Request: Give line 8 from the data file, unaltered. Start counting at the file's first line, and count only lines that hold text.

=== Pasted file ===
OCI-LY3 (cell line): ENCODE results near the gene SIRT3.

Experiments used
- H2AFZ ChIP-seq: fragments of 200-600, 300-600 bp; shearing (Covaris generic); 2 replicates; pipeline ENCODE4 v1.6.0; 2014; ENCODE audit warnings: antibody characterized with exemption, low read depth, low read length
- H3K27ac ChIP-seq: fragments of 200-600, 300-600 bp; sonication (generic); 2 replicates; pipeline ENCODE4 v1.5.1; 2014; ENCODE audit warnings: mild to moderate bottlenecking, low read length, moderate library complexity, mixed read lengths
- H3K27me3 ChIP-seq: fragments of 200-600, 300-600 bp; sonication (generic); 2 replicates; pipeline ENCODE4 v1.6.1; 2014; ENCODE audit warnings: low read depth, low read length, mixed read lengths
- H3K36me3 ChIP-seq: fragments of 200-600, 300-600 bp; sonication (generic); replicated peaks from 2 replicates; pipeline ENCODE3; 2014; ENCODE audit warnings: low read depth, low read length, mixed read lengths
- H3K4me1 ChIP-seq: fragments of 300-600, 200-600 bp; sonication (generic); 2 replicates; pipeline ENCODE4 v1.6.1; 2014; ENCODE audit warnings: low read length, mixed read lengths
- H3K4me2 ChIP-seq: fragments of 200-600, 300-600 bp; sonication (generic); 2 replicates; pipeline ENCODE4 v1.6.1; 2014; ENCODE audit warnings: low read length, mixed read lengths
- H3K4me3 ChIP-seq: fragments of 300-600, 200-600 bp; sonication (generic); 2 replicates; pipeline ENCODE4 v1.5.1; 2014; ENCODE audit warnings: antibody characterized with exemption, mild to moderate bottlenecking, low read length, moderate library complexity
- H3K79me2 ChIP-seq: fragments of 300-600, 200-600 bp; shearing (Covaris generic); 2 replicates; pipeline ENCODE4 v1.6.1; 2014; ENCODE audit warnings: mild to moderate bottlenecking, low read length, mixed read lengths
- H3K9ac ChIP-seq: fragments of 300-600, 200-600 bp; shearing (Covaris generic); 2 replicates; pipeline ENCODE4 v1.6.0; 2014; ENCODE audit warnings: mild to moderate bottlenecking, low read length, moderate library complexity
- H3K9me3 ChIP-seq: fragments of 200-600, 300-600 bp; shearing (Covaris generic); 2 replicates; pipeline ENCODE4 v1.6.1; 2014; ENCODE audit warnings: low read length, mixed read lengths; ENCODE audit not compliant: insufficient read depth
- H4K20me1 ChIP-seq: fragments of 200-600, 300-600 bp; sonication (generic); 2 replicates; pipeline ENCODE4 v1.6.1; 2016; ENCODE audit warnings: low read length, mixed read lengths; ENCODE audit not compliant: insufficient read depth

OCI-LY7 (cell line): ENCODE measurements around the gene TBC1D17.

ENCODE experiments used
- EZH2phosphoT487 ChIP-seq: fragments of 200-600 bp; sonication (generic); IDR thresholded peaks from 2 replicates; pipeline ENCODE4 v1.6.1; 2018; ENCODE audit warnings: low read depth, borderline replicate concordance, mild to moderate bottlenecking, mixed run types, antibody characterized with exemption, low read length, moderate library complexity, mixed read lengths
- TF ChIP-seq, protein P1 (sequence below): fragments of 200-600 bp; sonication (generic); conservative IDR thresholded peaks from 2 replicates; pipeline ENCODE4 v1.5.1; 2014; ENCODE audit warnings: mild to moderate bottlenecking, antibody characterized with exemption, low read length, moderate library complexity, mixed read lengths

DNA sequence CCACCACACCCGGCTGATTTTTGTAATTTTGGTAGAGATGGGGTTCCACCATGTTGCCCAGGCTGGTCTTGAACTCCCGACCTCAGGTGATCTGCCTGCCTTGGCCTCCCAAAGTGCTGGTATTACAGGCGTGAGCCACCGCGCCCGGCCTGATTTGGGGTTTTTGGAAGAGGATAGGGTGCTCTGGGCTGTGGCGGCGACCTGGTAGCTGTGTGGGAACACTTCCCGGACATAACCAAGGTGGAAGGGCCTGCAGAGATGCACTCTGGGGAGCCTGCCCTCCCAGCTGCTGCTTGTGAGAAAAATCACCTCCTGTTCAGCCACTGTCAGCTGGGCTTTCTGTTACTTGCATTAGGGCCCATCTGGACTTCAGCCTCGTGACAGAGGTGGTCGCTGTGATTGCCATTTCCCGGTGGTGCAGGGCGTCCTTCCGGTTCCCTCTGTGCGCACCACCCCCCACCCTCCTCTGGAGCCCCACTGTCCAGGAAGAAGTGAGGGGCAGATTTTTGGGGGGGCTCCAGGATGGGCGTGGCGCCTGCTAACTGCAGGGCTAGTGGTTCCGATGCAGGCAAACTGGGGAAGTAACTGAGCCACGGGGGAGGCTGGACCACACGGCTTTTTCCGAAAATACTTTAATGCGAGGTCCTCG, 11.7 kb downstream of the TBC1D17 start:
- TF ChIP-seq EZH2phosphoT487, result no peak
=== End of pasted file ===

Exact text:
- H3K4me2 ChIP-seq: fragments of 200-600, 300-600 bp; sonication (generic); 2 replicates; pipeline ENCODE4 v1.6.1; 2014; ENCODE audit warnings: low read length, mixed read lengths